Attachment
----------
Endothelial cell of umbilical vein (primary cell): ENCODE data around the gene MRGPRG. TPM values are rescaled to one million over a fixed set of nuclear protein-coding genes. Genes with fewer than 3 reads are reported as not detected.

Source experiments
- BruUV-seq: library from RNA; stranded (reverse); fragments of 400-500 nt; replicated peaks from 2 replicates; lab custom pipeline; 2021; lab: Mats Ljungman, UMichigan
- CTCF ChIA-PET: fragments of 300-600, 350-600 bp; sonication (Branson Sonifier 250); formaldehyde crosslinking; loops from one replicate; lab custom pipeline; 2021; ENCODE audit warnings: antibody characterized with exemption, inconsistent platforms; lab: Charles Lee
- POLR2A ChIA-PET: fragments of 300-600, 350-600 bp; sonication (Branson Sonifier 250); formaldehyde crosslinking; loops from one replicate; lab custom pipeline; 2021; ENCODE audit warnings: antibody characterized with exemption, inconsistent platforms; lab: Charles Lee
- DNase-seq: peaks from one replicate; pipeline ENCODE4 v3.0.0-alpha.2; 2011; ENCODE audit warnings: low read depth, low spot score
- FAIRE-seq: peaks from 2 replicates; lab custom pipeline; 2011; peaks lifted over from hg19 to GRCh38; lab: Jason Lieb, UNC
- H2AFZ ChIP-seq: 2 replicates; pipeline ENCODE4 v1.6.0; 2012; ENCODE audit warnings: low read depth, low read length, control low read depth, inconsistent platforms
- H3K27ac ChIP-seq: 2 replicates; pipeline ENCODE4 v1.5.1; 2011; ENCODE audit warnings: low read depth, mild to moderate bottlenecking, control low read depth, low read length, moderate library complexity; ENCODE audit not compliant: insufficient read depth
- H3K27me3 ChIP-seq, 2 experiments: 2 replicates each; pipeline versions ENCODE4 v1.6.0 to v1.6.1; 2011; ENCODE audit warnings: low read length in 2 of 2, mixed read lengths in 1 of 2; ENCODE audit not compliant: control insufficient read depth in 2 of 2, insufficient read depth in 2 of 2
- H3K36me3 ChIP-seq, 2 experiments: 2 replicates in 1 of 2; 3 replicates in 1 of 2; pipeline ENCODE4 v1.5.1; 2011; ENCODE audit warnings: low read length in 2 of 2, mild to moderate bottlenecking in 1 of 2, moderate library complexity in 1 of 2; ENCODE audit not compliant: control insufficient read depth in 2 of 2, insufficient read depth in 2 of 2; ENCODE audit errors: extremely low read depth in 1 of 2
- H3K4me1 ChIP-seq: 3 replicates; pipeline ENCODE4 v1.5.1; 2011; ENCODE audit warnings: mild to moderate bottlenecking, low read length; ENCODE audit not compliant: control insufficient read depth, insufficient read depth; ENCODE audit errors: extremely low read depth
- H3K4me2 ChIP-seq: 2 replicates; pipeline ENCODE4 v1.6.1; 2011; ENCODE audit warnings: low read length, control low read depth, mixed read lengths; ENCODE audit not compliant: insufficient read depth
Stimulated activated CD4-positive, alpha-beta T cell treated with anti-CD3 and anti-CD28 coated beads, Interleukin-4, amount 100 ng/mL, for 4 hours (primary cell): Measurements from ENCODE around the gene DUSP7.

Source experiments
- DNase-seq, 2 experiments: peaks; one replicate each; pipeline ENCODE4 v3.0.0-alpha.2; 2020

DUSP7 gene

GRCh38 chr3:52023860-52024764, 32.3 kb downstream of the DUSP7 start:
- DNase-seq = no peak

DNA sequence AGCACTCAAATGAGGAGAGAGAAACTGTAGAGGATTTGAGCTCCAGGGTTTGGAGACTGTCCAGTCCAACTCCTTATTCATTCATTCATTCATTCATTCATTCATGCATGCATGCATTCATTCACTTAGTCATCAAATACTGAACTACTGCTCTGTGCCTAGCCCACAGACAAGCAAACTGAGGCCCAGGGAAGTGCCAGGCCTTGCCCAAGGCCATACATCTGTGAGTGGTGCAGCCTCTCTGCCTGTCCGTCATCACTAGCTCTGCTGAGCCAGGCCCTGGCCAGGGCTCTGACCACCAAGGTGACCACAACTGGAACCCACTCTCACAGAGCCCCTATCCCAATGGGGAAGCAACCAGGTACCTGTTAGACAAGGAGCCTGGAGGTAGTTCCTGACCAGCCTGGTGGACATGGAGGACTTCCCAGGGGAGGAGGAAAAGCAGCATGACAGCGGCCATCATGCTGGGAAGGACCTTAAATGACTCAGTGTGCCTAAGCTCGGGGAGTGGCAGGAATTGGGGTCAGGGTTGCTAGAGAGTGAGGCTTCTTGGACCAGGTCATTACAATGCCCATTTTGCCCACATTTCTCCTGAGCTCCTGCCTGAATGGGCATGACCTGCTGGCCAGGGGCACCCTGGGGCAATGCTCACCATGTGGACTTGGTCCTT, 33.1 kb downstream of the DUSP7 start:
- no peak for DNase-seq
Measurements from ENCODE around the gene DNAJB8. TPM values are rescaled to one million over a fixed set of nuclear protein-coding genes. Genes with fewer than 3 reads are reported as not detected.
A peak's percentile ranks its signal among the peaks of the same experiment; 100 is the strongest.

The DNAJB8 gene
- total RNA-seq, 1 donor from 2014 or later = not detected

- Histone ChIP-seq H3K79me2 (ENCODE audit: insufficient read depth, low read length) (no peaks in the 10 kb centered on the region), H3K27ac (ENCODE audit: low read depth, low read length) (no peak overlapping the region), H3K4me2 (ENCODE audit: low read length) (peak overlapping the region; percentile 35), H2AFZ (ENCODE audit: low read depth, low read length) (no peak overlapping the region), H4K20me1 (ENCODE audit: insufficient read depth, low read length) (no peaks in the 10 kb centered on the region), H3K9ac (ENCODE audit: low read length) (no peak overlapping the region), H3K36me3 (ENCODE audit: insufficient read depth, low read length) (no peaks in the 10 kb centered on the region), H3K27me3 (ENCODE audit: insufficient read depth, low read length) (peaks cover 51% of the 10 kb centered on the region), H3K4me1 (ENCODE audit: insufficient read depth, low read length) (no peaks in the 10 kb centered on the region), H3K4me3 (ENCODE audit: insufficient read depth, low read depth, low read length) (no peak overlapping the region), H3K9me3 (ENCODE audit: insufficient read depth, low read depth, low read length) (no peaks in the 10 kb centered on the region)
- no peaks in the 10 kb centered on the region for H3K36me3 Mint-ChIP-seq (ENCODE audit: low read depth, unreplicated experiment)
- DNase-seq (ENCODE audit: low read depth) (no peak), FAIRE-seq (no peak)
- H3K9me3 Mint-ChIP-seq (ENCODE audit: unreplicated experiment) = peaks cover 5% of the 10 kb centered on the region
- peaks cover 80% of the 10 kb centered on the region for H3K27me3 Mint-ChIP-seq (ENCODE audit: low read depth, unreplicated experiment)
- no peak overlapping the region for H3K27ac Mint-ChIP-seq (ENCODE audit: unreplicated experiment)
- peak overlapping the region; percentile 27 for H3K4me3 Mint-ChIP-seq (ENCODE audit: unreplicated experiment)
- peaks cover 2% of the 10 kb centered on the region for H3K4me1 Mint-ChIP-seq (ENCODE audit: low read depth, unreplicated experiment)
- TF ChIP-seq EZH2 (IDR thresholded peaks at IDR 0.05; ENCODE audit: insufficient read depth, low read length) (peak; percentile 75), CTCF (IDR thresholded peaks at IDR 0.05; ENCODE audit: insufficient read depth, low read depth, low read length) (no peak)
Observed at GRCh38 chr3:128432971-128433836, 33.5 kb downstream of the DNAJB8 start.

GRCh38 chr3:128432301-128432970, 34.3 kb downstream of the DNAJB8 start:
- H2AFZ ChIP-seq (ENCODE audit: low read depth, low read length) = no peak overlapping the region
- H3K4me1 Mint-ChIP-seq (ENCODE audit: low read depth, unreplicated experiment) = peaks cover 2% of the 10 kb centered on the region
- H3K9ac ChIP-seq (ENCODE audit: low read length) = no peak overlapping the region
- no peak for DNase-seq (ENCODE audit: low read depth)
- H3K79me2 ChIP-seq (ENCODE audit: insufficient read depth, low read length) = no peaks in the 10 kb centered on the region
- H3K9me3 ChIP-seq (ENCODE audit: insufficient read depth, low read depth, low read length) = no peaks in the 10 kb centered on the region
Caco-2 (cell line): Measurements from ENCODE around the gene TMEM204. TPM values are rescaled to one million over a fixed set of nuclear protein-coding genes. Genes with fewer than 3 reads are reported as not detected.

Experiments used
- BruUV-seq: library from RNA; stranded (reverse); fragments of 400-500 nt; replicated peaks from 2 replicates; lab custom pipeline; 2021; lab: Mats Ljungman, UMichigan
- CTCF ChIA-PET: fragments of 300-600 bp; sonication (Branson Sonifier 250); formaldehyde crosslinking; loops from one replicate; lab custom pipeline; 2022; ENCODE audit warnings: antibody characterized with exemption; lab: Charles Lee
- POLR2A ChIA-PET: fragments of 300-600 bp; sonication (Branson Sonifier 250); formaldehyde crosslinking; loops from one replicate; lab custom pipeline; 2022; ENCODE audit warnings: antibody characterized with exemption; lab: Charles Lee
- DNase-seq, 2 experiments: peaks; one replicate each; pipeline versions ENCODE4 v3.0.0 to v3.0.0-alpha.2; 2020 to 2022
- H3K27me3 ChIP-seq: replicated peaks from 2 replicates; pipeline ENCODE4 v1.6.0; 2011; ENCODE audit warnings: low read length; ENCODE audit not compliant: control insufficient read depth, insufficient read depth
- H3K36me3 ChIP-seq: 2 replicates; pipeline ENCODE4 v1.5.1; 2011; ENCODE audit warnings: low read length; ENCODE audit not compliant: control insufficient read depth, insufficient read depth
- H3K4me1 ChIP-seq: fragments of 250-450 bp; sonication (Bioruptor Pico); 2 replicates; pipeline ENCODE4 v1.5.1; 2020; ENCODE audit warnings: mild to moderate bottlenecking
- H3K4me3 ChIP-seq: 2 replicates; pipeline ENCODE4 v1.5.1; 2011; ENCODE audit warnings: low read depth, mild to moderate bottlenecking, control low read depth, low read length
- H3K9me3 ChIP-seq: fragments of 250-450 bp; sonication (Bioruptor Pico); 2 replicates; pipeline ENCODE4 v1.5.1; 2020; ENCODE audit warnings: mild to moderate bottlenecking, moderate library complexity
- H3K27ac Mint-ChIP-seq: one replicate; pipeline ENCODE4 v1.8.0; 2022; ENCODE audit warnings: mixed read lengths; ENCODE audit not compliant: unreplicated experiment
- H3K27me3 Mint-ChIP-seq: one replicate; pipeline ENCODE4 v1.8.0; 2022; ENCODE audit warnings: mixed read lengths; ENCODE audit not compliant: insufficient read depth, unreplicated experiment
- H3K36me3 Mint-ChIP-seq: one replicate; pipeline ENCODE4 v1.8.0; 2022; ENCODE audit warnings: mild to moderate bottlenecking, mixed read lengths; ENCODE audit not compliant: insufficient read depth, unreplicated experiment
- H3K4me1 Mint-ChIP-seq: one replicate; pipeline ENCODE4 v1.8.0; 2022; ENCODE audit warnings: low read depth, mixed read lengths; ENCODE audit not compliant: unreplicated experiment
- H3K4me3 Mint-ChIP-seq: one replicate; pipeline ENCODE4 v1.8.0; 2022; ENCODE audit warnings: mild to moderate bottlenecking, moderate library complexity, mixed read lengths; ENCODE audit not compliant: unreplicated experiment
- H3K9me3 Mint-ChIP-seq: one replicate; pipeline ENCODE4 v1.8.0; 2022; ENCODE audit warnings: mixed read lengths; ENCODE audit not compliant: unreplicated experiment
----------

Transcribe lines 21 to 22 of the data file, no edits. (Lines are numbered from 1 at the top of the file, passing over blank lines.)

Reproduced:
- no peak for DNase-seq
Measurements from ENCODE around the gene DNAJB8. TPM values are rescaled to one million over a fixed set of nuclear protein-coding genes. Genes with fewer than 3 reads are reported as not detected.